12. vloga

    vloga New Member

    When you know it's time to quit. If you think it may be, then it's almost certain that you should have done so years ago. The longer that you delay, the more your body will have been depleted and the longer it will take to recover even some element of health.

    In my case, I waited 17.5 years, and that turned out to be 17.5 years too long. I only knew when I realised that spending all weekend in bed just to get enough energy to go into work on Monday morning and then collapsing by 10am Monday was not a good way to live my only life. I was worried I'd lose my home, my partner, my sense of being. I lost them all over time, but I still survived (altho' am facing imminent homelessness). If I knew then what I know now, I'd have done what the specialists advised, hang the loss.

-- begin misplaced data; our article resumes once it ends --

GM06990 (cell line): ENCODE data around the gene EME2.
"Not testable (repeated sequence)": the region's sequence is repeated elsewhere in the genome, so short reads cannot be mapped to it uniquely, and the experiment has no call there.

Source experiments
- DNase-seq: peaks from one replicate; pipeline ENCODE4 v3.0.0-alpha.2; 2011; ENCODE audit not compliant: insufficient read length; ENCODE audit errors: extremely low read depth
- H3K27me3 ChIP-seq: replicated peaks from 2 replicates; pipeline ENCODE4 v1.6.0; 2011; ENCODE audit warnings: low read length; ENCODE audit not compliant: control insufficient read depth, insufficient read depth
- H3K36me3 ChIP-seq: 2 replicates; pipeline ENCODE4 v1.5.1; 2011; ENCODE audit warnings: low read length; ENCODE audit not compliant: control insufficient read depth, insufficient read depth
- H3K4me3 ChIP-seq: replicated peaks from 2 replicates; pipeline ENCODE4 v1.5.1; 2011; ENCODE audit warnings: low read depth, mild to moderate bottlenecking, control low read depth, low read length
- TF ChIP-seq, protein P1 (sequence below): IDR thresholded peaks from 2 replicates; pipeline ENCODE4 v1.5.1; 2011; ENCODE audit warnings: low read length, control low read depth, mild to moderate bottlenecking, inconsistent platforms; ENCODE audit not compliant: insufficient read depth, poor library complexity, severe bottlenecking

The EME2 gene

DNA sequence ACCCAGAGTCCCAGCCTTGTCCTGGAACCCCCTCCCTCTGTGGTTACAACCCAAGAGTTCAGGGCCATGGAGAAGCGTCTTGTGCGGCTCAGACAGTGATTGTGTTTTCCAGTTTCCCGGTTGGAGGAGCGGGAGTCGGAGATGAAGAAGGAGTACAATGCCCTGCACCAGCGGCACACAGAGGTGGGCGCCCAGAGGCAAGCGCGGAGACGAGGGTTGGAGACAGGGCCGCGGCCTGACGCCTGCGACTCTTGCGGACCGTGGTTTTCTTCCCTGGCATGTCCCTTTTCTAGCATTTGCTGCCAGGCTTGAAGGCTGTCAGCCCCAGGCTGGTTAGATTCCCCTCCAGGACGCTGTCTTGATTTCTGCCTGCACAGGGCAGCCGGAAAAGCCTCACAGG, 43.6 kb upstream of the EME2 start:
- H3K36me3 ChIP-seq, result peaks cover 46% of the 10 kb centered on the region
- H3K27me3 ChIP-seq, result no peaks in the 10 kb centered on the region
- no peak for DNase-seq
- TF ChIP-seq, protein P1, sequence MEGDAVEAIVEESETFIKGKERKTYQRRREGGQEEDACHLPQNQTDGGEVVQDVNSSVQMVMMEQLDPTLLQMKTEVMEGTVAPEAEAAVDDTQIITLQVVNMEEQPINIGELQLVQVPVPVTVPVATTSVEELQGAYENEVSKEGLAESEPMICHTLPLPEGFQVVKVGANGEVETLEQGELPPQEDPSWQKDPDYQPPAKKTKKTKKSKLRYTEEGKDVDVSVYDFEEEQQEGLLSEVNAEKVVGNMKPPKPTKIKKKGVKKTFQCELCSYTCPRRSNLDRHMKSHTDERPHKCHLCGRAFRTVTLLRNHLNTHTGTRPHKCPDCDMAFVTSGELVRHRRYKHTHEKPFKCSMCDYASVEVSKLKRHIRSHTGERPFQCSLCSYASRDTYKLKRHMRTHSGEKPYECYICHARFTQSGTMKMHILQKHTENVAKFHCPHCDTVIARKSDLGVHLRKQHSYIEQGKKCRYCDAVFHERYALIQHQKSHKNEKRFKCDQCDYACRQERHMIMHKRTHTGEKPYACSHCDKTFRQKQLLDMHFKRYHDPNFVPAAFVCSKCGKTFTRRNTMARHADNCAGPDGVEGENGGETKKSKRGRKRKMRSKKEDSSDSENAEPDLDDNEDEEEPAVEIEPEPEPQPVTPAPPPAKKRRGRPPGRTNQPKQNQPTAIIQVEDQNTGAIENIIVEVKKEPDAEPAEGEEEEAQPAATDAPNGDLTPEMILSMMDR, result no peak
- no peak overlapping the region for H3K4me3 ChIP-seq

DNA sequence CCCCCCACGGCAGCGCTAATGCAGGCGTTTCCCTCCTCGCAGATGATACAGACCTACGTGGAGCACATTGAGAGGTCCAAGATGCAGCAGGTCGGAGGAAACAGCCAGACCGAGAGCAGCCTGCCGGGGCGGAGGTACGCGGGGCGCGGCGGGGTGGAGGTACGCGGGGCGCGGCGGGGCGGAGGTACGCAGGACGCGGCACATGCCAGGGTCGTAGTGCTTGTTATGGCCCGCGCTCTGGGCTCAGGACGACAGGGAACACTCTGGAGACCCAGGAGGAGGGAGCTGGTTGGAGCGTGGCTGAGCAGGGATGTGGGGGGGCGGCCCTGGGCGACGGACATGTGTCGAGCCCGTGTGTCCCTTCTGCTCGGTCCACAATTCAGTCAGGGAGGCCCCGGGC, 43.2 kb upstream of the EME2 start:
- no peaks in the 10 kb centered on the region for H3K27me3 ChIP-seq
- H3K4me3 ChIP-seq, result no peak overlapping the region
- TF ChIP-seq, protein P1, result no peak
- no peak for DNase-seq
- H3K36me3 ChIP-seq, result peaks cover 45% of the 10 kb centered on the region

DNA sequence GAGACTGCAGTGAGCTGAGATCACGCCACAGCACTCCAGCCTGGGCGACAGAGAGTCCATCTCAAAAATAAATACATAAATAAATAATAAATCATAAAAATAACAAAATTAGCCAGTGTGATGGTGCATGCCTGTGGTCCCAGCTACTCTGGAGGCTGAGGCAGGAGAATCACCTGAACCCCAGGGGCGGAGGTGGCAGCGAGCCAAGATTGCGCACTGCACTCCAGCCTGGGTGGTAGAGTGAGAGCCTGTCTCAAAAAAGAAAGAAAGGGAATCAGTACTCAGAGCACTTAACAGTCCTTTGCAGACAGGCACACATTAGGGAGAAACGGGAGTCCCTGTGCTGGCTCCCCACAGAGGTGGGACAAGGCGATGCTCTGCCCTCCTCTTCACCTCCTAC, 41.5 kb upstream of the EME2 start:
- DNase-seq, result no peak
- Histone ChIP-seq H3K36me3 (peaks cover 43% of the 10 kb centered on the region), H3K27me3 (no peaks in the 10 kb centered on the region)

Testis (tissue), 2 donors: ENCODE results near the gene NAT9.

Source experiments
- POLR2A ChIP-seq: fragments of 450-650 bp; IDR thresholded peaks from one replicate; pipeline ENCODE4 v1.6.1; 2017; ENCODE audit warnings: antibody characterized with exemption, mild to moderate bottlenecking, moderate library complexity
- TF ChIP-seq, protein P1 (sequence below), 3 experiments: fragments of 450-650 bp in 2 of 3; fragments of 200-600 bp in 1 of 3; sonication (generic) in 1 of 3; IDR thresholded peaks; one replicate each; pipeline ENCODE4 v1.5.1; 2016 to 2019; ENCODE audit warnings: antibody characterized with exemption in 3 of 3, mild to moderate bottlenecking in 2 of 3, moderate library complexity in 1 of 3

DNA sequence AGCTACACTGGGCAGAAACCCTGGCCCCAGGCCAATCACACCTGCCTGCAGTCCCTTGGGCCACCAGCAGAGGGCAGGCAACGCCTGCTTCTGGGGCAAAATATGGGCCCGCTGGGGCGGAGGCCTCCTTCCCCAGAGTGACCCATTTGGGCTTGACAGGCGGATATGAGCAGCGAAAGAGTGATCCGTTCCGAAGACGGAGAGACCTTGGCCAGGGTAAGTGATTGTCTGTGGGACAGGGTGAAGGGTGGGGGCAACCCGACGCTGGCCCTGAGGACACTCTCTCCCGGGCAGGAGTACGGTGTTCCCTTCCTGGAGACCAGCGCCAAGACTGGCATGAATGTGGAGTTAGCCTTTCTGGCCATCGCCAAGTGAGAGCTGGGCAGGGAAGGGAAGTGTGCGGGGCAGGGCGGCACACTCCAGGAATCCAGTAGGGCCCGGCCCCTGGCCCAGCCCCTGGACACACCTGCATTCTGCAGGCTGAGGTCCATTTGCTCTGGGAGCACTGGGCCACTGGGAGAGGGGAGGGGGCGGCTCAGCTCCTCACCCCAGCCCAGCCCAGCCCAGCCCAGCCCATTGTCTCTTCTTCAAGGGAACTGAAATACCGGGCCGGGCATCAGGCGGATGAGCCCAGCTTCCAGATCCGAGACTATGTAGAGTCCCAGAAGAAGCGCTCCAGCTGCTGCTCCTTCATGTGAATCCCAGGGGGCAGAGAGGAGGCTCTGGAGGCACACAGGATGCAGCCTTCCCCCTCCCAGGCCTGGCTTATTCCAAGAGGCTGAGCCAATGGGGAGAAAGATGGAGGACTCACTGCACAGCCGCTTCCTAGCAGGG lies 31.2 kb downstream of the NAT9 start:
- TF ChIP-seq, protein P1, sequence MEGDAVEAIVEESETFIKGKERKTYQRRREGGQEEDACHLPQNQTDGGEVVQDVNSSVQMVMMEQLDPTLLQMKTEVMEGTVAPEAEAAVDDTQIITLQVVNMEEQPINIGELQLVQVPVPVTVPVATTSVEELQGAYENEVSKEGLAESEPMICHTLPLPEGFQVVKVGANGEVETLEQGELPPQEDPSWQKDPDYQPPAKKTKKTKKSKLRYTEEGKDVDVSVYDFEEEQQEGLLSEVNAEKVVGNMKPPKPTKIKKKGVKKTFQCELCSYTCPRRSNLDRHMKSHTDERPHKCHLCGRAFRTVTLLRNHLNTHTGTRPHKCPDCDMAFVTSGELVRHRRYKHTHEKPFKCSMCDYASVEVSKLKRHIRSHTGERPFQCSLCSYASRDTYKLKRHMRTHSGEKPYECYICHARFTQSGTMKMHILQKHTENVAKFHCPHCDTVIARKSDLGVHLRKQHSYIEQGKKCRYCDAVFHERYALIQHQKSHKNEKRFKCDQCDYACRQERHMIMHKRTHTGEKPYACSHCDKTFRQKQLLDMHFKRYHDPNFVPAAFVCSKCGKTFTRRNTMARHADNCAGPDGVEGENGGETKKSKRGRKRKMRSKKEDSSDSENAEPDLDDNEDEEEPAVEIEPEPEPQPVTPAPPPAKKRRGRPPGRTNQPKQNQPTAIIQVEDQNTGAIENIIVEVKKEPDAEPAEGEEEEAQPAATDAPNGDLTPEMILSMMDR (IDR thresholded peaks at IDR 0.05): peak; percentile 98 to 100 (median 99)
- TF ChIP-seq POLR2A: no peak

But the time has to be right for you.....
  13. Adl123

    Adl123 New Member

    Dear Kaymac,
    I know many peope have already answered you,but here is what I went through. I hope it helps you.:

    I had a seemngly spontaneous anaphalectic reaction one evenng, at a faculty meeting. After getting treated at the emergency, I found a doctor who diagnosed me. She told me to take 6 weeks off work, so I did.

    Meanwhile, I followed her protocol. After the 6 weeks, and I was still not strong enough to go back to work (teaching), she told me to take 4 month off. I did that.

    After that time, I realized that I still was not well enough, although I was better. I told her that I didn't thnk I would ever get well enough to go back to teaching. She answered:"I was wondering when you would realize that". She was waitint for me to realize the truth, insetead of just tellling me. So - I retired.